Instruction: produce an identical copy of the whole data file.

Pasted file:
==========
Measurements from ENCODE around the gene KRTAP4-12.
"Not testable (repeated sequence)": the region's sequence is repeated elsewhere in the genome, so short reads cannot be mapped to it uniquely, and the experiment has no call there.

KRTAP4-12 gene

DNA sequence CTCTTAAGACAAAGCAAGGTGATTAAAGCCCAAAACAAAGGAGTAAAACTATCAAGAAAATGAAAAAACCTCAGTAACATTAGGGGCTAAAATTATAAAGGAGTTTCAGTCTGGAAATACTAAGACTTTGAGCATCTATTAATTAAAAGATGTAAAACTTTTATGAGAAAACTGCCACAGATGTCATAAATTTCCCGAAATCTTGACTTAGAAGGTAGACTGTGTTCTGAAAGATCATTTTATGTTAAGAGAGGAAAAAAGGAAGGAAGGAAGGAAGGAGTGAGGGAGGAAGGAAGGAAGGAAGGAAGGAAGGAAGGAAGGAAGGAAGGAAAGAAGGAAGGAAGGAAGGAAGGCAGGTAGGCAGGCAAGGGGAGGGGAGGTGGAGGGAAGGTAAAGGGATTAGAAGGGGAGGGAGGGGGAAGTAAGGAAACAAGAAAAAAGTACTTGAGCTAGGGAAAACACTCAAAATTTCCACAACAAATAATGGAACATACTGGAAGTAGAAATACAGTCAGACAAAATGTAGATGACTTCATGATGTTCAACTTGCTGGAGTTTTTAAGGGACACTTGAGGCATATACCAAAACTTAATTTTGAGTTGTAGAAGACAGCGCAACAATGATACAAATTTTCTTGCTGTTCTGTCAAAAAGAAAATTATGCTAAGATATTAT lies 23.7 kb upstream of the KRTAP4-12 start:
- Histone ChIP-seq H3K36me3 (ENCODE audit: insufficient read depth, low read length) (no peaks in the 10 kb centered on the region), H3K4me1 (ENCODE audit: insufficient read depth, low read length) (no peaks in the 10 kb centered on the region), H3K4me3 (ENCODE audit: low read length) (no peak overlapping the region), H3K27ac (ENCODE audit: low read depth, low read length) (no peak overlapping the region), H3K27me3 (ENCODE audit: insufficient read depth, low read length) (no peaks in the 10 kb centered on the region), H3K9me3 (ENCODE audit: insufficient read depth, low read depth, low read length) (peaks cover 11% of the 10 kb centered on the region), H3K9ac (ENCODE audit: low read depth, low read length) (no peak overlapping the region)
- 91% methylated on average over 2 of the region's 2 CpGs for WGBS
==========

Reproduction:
Measurements from ENCODE around the gene KRTAP4-12.
"Not testable (repeated sequence)": the region's sequence is repeated elsewhere in the genome, so short reads cannot be mapped to it uniquely, and the experiment has no call there.

KRTAP4-12 gene

DNA sequence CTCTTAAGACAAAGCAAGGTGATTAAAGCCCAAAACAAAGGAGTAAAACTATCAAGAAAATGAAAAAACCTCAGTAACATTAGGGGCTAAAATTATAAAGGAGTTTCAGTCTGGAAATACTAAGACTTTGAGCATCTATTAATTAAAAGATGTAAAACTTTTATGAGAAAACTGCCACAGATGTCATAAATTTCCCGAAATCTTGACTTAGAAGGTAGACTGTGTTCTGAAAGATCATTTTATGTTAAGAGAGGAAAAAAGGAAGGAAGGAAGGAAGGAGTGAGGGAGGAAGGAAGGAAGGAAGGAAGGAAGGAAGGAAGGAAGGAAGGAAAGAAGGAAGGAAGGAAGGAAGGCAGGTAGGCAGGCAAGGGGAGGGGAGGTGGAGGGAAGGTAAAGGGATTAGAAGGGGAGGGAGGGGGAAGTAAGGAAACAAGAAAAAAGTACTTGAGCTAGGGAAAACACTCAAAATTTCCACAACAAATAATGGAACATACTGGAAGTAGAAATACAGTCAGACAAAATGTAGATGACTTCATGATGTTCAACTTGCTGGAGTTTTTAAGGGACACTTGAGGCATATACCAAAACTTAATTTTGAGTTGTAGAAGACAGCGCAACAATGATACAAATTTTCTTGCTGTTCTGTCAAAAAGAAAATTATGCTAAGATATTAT lies 23.7 kb upstream of the KRTAP4-12 start:
- Histone ChIP-seq H3K36me3 (ENCODE audit: insufficient read depth, low read length) (no peaks in the 10 kb centered on the region), H3K4me1 (ENCODE audit: insufficient read depth, low read length) (no peaks in the 10 kb centered on the region), H3K4me3 (ENCODE audit: low read length) (no peak overlapping the region), H3K27ac (ENCODE audit: low read depth, low read length) (no peak overlapping the region), H3K27me3 (ENCODE audit: insufficient read depth, low read length) (no peaks in the 10 kb centered on the region), H3K9me3 (ENCODE audit: insufficient read depth, low read depth, low read length) (peaks cover 11% of the 10 kb centered on the region), H3K9ac (ENCODE audit: low read depth, low read length) (no peak overlapping the region)
- 91% methylated on average over 2 of the region's 2 CpGs for WGBS